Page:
Unconditional love deserves so much more

28 May 2019 | Columns

Mariselle Stofberg

When people are mistreated we get enraged. When we see a person being abused we are urged to intervene. When we see a person in need or distress most people don’t hesitate to offer aid or assistance. When we see an animal in the same situation, however, something changes. Somewhere along the line we stop caring, because they are only animals. We make ourselves believe they have no feelings. Animals are reduced to objects we can use and abuse as we see fit. When those eyes stare at you, pleading to be helped or just to be loved, we somehow stop caring.

Our laws are not able to provide these animals with the necessary protection. Our legal system has an inability to punish offenders. We post and share videos of people mistreating animals. We might not share this mentality of degrading animals to objects, but we don’t speak up. Silence makes you an accomplice to this detrimental part of our society. The sad part of this entire cycle is that those animals that are mistreated love you unconditionally. To them you are their world. You are the most important thing in their lives and they will forever be loyal to you, even if you mistreat them - even if you abuse them or ignore them. They believe that we, as humans, might someday change. They believe in the possibility of love even amidst the pain they are experiencing.

I had the unfortunate opportunity to once again see the inability of people to take five minutes to help animals that were not able to help themselves. Two dogs were standing along the road, and one of them starting walking into the middle of the road. He was scared, underweight and desperate for anyone to stop and help. No one stopped. No one was interested to give that poor dog five minutes. When we stopped and I opened the door he came running into the car and jumped onto my mother’s lap. Instantly he laid down his head and the gratitude in those brown eyes nearly broke my heart. Upon closer inspection we saw that someone tried to castrate that poor dog and had left the piece of wire still attached to the dog. He was severely injured, scared and frightened. The other dog was so concerned about her companion and afraid of being left along the road that she tried to jump through the window in an attempt not to be left behind.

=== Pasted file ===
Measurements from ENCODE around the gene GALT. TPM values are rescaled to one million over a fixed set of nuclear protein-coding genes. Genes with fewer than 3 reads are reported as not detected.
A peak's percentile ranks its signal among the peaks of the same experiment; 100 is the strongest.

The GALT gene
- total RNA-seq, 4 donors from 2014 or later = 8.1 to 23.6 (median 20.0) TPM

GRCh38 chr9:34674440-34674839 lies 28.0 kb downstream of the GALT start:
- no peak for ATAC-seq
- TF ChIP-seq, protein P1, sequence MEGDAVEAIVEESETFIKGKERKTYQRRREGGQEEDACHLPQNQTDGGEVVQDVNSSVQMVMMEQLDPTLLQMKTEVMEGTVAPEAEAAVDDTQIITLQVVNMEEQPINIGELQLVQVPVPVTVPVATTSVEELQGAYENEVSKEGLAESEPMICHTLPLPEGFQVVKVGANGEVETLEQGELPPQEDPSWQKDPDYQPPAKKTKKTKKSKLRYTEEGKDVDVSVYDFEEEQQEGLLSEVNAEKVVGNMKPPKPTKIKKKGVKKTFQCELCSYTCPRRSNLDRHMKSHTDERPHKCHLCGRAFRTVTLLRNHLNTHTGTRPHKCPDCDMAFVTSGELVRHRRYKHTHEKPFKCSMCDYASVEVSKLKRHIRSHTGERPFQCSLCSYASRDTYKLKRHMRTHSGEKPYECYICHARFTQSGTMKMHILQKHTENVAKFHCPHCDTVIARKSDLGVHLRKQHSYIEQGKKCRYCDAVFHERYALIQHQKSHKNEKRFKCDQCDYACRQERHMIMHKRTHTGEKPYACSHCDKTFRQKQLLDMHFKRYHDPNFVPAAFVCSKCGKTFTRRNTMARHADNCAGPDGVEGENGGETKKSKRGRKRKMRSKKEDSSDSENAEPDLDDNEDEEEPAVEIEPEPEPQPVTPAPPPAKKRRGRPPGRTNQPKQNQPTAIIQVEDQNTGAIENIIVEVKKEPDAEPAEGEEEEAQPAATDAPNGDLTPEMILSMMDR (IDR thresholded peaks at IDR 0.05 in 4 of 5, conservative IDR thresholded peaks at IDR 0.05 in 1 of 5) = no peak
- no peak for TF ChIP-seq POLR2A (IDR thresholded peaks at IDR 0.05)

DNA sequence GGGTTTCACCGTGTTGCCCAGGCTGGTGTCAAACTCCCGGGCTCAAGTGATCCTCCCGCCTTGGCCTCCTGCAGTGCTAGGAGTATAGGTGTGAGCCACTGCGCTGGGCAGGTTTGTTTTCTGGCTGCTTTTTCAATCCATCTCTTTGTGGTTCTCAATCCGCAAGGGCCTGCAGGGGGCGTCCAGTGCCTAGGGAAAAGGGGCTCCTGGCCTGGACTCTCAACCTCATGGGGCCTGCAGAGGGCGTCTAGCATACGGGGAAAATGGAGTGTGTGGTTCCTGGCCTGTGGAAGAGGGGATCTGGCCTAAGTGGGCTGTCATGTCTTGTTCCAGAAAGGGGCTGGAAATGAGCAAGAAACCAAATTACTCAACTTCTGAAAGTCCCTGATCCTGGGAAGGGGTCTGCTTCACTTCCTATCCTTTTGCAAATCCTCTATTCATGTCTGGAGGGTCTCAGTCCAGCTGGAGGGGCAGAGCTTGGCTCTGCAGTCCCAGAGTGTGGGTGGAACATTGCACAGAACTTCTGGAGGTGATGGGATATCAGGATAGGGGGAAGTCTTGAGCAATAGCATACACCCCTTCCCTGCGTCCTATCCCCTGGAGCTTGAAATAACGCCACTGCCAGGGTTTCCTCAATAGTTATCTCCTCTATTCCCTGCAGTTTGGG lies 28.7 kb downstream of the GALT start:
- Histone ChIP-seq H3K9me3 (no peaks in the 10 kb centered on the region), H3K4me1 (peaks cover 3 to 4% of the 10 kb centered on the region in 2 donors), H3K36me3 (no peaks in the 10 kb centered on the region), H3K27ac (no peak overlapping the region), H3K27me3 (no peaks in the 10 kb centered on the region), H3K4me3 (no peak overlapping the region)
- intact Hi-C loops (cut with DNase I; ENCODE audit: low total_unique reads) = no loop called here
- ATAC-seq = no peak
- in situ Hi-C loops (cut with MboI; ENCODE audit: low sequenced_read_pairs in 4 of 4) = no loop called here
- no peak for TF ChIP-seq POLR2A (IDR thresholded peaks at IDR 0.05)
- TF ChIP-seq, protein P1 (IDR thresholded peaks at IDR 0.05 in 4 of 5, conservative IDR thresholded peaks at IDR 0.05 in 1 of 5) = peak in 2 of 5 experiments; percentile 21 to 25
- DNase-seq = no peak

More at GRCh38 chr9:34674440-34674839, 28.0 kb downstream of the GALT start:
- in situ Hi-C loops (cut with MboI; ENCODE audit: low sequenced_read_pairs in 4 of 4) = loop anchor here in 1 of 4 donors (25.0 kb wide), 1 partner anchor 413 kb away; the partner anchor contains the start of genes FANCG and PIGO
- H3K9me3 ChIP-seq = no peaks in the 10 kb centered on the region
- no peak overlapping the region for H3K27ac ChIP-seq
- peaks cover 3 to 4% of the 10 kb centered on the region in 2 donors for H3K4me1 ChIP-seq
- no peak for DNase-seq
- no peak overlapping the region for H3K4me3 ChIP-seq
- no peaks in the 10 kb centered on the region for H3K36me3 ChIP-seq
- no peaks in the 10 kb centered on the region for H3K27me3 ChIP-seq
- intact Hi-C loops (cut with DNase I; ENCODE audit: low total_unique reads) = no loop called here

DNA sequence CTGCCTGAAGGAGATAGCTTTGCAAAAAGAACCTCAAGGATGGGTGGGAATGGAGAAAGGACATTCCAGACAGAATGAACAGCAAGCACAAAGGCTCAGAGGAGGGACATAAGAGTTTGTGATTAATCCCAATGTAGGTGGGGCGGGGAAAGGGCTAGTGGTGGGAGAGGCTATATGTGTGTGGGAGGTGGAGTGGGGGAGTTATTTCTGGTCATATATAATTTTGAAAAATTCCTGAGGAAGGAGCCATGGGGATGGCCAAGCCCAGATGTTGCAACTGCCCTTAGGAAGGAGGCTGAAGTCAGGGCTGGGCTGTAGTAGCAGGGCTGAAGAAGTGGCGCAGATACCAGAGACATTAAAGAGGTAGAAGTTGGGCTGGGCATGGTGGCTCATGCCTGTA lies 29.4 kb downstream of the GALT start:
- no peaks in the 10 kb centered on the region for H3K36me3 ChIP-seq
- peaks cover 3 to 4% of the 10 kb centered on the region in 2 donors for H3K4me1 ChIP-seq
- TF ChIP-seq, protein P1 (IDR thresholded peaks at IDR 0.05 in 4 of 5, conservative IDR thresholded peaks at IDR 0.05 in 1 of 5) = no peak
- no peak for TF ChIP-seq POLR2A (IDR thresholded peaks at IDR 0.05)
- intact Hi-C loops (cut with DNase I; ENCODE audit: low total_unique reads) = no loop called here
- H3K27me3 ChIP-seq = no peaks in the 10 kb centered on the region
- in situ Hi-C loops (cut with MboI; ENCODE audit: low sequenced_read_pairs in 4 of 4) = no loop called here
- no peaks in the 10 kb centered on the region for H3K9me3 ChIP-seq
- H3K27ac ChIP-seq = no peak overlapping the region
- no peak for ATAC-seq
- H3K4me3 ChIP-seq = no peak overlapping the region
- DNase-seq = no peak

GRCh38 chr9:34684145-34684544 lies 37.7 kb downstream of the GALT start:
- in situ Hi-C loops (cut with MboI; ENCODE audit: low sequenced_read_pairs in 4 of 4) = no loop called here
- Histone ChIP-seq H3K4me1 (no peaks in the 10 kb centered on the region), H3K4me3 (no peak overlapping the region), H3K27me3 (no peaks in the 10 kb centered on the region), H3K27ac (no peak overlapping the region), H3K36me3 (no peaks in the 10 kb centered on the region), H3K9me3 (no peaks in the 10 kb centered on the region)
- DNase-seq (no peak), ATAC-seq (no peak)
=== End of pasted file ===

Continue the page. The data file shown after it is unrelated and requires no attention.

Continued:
When we opened the door she jumped in and laid down on the seat. Both dogs were severely malnourished, scared and in very poor condition. At the first sign of love and someone who was willing to help, their entire demeanour changed. They stopped trembling and a sense of complete appreciation was evident in every part of their being. At that moment I broke down. My heart broke and my soul wept for this cruelty I was forced to witness. Tears of frustration, disappointment in the human race and simple anger kept rolling. I was unable to comprehend how one person could mistreat two beautiful animals who only want one thing in life - to be loved.

Pythagoras once said that animals share with us the privilege of having a soul. They are intelligent beings who poses the ability to care and feel. They are the image of loving someone unconditionally. They love you more than they love themselves. They are utterly loyal, even when we don’t deserve it. They forgive you, even when you are not able to forgive yourself. They see the best in you, even when the world only sees your mistakes. They are excited to see you every time you walk in the door. They crave your company in a world where people are too busy to pay attention. They see past your walls. They see the pain you try to hide and they care about you - not your looks, the car you drive, your salary or societal status. In a materialistic world, they only care about your soul.

My dog makes me feel wanted and special every single day. She has the ability to sense when I need comfort. She always makes me laugh. She’s highly intelligent, sensitive, clumsy, funny, energetic, loveable, overdramatic, forgiving, strong and loyal. She was willing to jump between an attacker and my sister when they broke into our house. She was stabbed and thrown with a glass bottle and still kept defending her family. She was willing to put her life at risk to save ours. She had to fight for her life on an operating table because she wanted nothing more than to protect her family. ‘Objects’ don’t possess such bravery, unconditional selflessness and strength, which are an integral part of the nature of animals. They deserve so much more than we are giving them.

If we could have even a fraction of the soul of animals, how different this world would be.